Mr In-Between

Mr In-Between

Working on Dissent has been both a great pleasure and a ceaseless responsibility. It is time to let others have all the fun and carry most of the burden.

A little more than thirty years ago, I received one of Irving Howe’s famous little postcards. “Shouldn’t you be writing for us?” was all he said—and all he needed to say. I had been reading the magazine since the late 1960s, arguing with as many of the pieces as I agreed with. But I still tore through every issue as soon as it arrived in the mail. To my mind, no publication on the American left was so intelligent, so well-written, and so endlessly provocative. I still think that’s true today.

But after this issue, my name will appear next to Irving’s on the masthead where the editors emeriti are listed. A dozen years after Michael Walzer asked me to join him as co-editor, I am leaving that task to the wise and talented Timothy Shenk and Natasha Lewis in partnership with the similarly adept Nick Serpe, Mark Levinson, Flynn Murray, and Lyra Walsh Fuchs. Working on Dissent has been both a great pleasure and a ceaseless responsibility. It is time to let others have all the fun and carry most of the burden.

For much of my tenure, I have felt like the character from “Call Me Mr. In-Between,” a song from the early 1960s by Burl Ives (who had been a star of Popular Front culture, although those lyrics are not political). I have sought to keep our pages open equally to two groups of Dissentniks who view the revival of the left since the Great Recession in contrasting ways—a division that breaks down mostly along generational lines. Younger writers and editors are fervent activists in the new socialist movement; they give vigorous support to the candidates and policies it nurtures. They often scorn liberals as either hapless compromisers with the right or dedicated champions of the capitalist order. Socialism remains the desire of the older set too; but they worry about the perils of making demands and backing politicians too radical to defeat the Trumpian right; some also fret about the rise of intolerance toward opinions that don’t fit those of the woke left. An example of these differences occurred in the fall of 2019 during a discussion of the Democratic primaries at a meeting of our editorial board. Nearly every member of the board over forty favored Elizabeth Warren; all but one younger member backed Bernie Sanders.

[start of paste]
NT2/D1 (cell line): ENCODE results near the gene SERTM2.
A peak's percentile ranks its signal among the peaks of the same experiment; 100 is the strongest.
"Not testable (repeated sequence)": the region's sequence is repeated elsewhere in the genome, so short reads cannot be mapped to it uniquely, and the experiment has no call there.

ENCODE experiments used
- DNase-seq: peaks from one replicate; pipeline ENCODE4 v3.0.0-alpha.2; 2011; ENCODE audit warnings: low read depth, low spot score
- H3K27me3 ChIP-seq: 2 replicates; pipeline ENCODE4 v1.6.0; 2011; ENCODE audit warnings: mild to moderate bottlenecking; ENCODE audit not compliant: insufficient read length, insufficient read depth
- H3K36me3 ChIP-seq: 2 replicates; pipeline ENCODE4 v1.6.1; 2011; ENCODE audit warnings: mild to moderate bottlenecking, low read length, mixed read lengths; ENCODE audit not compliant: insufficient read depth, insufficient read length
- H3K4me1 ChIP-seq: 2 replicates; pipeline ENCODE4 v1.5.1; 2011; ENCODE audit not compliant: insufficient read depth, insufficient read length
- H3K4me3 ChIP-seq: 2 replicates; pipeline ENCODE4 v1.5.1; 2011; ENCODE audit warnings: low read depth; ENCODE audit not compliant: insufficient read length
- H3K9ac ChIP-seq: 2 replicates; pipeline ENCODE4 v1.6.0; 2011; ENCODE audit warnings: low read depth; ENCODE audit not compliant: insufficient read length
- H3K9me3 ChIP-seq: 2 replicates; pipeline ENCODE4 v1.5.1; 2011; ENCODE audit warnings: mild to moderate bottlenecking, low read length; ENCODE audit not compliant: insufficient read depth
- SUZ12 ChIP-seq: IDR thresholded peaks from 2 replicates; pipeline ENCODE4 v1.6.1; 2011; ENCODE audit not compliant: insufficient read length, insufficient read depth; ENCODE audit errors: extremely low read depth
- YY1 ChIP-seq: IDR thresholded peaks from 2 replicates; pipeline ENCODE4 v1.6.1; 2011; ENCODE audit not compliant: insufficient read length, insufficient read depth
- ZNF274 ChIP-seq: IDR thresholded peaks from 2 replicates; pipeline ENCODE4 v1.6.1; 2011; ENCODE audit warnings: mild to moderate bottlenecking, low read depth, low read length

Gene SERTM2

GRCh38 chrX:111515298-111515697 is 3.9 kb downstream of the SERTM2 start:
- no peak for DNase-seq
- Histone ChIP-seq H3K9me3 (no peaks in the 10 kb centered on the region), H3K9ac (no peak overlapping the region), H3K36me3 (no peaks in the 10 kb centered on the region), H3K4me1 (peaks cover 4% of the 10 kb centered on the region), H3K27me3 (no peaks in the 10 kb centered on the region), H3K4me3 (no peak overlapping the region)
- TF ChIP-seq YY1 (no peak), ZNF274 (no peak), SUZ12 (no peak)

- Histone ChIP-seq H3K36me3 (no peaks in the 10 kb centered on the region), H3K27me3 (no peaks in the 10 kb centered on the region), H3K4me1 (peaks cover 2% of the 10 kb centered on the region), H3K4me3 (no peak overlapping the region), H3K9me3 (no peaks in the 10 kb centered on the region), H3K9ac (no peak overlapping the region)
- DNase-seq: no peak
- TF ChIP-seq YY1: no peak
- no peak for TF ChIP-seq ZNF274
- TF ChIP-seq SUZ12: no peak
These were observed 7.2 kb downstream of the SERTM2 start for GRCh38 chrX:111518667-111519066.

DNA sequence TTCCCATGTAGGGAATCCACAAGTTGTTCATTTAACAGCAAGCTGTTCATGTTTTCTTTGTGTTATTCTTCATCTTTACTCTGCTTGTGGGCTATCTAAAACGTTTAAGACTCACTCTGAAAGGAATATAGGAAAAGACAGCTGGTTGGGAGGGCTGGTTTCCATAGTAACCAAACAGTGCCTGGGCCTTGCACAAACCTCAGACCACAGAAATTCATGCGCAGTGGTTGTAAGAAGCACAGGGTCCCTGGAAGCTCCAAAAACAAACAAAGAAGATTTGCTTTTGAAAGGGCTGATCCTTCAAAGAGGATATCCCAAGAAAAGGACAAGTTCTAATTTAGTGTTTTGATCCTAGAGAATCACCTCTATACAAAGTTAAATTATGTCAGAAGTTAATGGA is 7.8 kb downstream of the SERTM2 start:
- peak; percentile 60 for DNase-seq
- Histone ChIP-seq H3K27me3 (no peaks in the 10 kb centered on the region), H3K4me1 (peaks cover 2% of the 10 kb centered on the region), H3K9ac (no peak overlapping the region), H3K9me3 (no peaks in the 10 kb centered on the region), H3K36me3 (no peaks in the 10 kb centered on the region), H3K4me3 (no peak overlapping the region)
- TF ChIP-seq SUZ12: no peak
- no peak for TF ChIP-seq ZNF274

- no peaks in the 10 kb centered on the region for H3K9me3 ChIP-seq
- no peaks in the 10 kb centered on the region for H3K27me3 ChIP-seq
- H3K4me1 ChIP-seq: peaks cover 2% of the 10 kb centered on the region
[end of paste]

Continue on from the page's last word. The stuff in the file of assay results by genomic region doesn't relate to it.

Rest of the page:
I welcome this debate, although I tend to agree on particulars with those closer to my age. Every consequential left in U.S. history has been open to a plurality of strategies and tactics, ideas and coalitions. Since its founding in 1954, Dissent has been a magazine for writers and readers committed to advancing an egalitarian future for the nation and world through scrupulously democratic means. Everything else should be open for debate and argument, however contentious. There is no other way to build a movement of people who respect one another enough to take their differences seriously.

There is value in making a sober evaluation of what is possible, often based on years of work in more mainstream institutions like labor unions. At the same time, a magazine written and edited mostly by people who worry would neglect the opportunity for advancing big, urgent changes that seem more possible now than they have in many decades. And, as in every left movement and publication, the young editors at Dissent will do most of the work to ensure that the magazine thrives into an eighth decade and beyond.

“Better leave the scene, Mr. In-Between,” goes the final line of Ives’s old song. Still, I look forward to continuing to write for Dissent—and to arguing the world with those of every age who cherish the magazine’s past and look forward to it becoming smarter, more eloquent, and more provocative in the future.

Michael Kazin is co-editor of Dissent.